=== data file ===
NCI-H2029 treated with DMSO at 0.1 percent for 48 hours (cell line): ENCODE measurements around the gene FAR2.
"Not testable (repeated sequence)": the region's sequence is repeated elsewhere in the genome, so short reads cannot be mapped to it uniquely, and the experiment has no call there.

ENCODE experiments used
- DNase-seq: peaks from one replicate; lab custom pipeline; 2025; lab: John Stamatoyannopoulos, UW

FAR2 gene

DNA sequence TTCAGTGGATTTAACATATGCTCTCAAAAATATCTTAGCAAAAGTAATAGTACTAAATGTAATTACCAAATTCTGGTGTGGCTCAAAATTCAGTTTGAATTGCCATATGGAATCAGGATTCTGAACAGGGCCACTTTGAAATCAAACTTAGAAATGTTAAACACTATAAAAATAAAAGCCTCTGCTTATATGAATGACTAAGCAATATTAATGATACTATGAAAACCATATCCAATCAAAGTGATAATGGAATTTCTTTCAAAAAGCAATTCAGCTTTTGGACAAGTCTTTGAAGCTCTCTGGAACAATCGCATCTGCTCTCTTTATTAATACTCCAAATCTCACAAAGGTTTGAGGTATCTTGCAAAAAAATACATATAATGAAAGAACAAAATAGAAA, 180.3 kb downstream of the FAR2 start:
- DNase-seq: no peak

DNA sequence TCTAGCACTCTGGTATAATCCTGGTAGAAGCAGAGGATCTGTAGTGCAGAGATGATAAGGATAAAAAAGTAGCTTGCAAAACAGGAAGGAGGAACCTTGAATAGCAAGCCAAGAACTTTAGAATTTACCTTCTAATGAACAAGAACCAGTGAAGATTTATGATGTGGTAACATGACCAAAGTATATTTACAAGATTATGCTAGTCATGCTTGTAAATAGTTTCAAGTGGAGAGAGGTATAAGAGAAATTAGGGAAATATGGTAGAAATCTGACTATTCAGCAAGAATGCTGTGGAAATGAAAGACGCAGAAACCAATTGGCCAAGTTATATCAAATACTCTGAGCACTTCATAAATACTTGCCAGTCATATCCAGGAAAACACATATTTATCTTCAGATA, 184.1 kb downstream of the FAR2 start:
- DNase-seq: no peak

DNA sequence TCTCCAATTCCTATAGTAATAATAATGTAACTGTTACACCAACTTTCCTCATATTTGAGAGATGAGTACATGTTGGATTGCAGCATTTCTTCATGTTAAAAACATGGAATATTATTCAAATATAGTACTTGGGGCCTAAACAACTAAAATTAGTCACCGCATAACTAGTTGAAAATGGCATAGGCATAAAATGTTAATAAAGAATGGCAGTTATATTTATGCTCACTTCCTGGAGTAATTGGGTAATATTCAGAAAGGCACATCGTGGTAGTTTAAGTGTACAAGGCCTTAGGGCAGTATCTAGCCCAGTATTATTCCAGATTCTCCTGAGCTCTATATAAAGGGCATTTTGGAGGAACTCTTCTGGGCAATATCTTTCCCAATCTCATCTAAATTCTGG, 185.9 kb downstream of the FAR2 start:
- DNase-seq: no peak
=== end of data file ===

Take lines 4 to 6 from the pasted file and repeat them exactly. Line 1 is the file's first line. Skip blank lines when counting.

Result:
- DNase-seq: peaks from one replicate; lab custom pipeline; 2025; lab: John Stamatoyannopoulos, UW

FAR2 gene

DNA sequence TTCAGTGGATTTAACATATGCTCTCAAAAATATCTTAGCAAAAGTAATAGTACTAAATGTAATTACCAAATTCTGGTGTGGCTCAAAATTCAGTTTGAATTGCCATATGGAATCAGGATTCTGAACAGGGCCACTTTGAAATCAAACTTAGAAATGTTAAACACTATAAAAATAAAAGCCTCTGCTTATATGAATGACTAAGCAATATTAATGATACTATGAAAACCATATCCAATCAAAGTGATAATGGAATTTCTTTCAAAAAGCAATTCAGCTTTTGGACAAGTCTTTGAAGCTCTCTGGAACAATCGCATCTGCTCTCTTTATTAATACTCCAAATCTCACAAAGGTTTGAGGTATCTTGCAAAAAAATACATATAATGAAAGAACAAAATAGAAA, 180.3 kb downstream of the FAR2 start: